A Tragedy for Our Times

This has not been a good year. 

I know that so many have it far worse, especially the sick and those who have not been able to be with loved ones at the end of their lives. And yes, I have work, my health and a roof over my head. But I live alone and there are days when the isolation feels unbearable.

It’s not just to do with being alone, though. I spend most of my life by myself and work from home; the major difficulty is the onslaught of news – or, rather, no news other than Covid-related news, or the rants of a president who cares more about self-promotion and fighting Twitter instead of the virus.

It’s at times like this I have to remind myself why I decided to come to the USA in 2008. It was November 4th, the eve of my 50th birthday and I stood in a bar, crying in front of a TV screen as I watched the news: Barack Obama, a black man, had been voted President of the United States. Tears of joy. I wanted to be part of history; to be in what seemed like a progressive country that appeared to have made steps forward in fighting its history of devastating racism.

Fast forward to November 8th 2016. I am standing in Mr Biggs Bar and Grill in Hell’s Kitchen in NYC. I am watching a TV screen as the votes of each state come through. And when Hillary Clinton concedes defeat to Donald Trump, I cry again. Tears of disbelief. Of despair. I wake the next morning and my first thought is that I have awoken from a bad dream. My heart is so heavy, it has to be coaxed out of bed. I finally drag it into submission, acknowledging that whatever my personal opinions, Trump got the gig. Maybe it won’t be that bad. Maybe he will be surrounded by experts and advisers who truly will, in the words of the campaign slogan, Make America Great Again.

Today, my body feels barely able to withhold the weight of my heart.

In isolation, I have to keep reminding myself of the greatness I have discovered here in spite of the president, not because of. There is a range of talent – in music, theatre, all the arts, that is truly breath-taking on a daily basis. In New York City, and in particular my area, Hell’s Kitchen, there is a sense of community that I have rarely found in one of the many countries in which I’ve lived. My seven years in Paris probably comes closest; elsewhere, loneliness has invariably been my doubles partner.

The beauty all around me is still apparent: the sunsets I see over the Hudson from my apartment window every night continue to fill me with wonder and remind me that the sun will rise again; the Midas touch that alights upon the glory of Central Park in the fall will soon be there.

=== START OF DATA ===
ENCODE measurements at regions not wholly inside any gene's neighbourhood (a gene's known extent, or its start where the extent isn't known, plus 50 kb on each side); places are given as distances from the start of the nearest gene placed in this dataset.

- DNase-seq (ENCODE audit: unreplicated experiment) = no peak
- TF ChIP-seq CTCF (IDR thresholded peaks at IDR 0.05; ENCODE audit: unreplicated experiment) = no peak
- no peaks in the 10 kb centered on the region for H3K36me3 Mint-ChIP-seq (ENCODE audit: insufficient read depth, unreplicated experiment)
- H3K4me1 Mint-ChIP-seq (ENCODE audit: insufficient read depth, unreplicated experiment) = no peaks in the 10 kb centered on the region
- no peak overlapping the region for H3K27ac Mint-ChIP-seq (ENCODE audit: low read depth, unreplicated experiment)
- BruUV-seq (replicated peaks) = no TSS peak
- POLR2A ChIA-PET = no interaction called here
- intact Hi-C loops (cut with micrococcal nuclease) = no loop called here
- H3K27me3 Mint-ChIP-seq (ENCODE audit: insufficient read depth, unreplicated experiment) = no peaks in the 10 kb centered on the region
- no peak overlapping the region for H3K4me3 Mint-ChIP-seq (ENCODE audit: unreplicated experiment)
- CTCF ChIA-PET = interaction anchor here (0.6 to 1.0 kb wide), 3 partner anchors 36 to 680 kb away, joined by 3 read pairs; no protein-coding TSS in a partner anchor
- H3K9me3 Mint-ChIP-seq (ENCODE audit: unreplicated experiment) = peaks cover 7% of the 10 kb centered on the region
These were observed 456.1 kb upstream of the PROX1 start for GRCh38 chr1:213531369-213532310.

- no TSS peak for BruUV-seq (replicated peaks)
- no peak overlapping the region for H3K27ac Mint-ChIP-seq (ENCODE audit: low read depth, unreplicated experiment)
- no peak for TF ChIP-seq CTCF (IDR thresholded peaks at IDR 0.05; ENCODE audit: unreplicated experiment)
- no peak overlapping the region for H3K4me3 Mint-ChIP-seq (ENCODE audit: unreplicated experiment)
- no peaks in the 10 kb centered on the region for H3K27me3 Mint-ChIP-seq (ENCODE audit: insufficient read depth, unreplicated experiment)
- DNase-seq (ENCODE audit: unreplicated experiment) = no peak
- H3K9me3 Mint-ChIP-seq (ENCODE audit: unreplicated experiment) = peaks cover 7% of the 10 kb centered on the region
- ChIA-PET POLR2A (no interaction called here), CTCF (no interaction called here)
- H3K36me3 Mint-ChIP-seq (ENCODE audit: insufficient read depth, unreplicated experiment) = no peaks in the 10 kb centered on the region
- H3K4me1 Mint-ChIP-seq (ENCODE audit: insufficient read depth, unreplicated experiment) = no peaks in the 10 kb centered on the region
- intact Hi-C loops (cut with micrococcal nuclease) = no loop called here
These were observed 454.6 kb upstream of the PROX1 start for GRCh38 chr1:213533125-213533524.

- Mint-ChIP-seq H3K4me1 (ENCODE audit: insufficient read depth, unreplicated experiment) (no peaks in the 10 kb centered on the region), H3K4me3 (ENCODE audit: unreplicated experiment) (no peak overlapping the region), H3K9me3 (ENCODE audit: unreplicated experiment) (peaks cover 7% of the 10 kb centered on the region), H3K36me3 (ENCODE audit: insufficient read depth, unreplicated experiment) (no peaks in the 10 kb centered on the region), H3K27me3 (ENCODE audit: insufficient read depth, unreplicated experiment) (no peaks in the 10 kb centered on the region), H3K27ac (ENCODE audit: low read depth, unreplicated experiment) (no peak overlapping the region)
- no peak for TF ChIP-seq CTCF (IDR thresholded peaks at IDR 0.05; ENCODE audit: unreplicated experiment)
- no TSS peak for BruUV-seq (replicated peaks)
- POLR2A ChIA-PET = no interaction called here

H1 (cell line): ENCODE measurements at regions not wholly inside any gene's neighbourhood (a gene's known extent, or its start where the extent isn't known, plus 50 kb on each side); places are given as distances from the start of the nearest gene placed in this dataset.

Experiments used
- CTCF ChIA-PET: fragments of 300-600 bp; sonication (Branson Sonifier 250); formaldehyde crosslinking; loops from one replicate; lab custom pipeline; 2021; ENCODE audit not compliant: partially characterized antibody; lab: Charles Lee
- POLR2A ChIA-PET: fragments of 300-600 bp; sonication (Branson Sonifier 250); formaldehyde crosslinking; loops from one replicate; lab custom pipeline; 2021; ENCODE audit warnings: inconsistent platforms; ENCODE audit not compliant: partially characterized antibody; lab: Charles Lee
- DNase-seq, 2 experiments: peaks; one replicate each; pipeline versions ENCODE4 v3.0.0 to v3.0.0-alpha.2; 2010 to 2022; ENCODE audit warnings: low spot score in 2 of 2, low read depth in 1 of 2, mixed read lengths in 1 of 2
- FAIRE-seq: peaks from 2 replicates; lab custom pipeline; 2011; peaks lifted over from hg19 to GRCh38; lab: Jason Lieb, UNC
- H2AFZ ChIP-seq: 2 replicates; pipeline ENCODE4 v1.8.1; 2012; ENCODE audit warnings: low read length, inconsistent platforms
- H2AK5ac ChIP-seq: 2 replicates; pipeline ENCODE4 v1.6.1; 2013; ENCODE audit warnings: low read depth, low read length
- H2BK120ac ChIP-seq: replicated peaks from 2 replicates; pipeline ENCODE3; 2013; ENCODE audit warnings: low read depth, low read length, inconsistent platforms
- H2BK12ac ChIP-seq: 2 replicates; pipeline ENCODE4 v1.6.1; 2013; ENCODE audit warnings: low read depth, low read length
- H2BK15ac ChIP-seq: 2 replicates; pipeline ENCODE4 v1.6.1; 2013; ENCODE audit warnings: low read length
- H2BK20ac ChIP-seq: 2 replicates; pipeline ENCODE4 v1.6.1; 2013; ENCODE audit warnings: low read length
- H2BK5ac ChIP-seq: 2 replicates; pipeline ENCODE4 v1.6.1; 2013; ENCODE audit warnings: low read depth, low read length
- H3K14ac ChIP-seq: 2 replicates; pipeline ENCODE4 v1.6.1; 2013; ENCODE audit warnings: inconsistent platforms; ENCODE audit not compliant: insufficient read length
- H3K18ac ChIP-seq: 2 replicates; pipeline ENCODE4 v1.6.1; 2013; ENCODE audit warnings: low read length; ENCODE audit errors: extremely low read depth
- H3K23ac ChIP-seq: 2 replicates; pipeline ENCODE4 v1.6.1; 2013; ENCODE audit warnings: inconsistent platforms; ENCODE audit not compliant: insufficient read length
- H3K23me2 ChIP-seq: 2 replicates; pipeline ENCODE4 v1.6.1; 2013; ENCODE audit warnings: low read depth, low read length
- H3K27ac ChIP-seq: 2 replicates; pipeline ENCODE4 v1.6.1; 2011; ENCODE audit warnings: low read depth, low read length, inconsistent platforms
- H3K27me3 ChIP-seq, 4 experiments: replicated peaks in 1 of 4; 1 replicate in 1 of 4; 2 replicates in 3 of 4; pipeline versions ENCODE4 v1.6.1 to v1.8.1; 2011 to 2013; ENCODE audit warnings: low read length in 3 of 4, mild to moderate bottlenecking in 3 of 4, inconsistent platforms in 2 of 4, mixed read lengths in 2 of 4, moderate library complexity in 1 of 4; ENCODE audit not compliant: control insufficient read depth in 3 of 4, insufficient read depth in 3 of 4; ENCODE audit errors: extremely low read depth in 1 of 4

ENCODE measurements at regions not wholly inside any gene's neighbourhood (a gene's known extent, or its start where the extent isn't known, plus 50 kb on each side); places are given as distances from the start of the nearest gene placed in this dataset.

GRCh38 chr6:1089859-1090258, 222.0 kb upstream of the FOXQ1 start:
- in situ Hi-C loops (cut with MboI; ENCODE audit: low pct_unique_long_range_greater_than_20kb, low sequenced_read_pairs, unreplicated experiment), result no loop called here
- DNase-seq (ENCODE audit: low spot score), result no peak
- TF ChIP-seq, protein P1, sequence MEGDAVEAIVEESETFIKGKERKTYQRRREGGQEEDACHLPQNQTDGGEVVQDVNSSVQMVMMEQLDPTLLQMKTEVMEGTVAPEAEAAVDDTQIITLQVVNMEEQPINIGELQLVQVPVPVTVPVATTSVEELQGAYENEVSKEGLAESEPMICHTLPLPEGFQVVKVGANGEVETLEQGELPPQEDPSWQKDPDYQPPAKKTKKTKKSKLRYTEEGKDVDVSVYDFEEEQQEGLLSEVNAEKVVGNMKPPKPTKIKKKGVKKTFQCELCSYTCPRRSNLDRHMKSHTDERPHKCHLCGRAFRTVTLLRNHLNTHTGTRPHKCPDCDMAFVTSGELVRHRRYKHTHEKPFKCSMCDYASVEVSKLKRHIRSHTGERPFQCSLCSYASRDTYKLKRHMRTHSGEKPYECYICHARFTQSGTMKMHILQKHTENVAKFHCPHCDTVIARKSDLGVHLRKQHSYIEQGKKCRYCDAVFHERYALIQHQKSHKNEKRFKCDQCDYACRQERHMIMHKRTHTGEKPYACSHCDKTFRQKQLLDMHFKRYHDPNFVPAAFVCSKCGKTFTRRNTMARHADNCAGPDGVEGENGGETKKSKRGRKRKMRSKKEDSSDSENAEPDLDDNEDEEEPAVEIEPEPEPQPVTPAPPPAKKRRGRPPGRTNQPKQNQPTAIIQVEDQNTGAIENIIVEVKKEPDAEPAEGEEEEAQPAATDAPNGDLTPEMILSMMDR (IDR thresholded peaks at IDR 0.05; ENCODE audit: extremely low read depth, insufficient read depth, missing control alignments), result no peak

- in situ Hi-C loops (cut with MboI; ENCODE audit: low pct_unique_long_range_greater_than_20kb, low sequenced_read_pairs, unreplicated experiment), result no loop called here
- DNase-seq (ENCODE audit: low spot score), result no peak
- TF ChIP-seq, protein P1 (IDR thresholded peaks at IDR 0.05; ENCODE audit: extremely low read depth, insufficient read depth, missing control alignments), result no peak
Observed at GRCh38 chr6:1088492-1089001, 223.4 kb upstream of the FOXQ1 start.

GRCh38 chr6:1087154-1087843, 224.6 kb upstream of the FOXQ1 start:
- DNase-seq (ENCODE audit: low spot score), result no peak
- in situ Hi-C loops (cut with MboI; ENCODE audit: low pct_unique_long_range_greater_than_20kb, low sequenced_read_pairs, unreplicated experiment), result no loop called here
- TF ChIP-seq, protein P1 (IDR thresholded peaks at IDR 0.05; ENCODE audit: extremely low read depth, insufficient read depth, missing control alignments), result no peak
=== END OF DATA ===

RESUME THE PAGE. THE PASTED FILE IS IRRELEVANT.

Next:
And the people will come back, too. Released from incarceration, NY will come back stronger because, as the Governor of NY state Andrew Cuomo says, we are #NYTough, #NYStrong, #NYSmart; nowhere is this more true than in New York City, a place that has entered my soul; its presence there, and my feeling a part of it in the shadow of something much bigger than anything of us, is what helps me get by.

There is currently a level of toxicity in our lives at a time that should be uniting us; where leadership should be strong, it has been petulant and weak, ignorant and arrogant.

I have been reminded of King Lear and, while some believe the president does not deserve the accolade of being a Shakespearean tragic hero, to me there are many comparisons that bear examination.

Why do bad things happen to King Lear? Because he is easily flattered and doesn’t recognise true, honest love and loyalty when he sees it. He descends into madness because of the bad things that subsequently happen to him; and then, because of his madness, he puts into action even worse things that are eventually his downfall. Lear has many flaws – arrogance, ignorance, lack of judgment, and each contributes to the other; he has narcissistic personality disorder.

To me, it all sounds very familiar – although the president would probably be flattered at being compared to a king. That’s ego for you.

King Lear was apparently written when Shakespeare was in lockdown during the plague of 1606, when all the theatres were closed. It would be nice to think, at this time, with Broadway dark and looking unlikely to reopen anytime soon, that playwrights are busy scribbling away the next generation’s masterpieces.

Every time I read or hear an Obama pronouncement, it still fills me with hope. His presidency was not without its problems, but his humanity and ability to lead in times of crisis shines through – still. I miss him. Especially in a week like this one when I feel the shutters of hope in so many areas of life have come down.

There is an election coming up in November; I am not optimistic about the result, and the thought of another administration under this president is truly distressing. Just four words come to mind, the final ones from Joseph Conrad’s Heart of Darkness: “The horror! The horror!”

CNN’s Don Lemon said that there are two viruses in America – Covid-19 and racism, and the street riots have been labelled not protests, but an uprising.

This is a time of disturbing unrest and it’s not being helped by a man purporting to be a leader throwing his toys out of the pram when Twitter picks him up on peddling misinformation. His response? A threat to close them down for threatening his free speech. Does he really not see the irony?

And then they picked him up on his glorifying violence by threatening to send in the guns to shoot the raiders and looters protesting the tragic, unnecessary and despicable murder of George Floyd in Minneapolis. 

How does this calm an already incendiary situation? Small wonder the black population of America is angry. Enough is enough.

I can only repeat: The horror! The horror!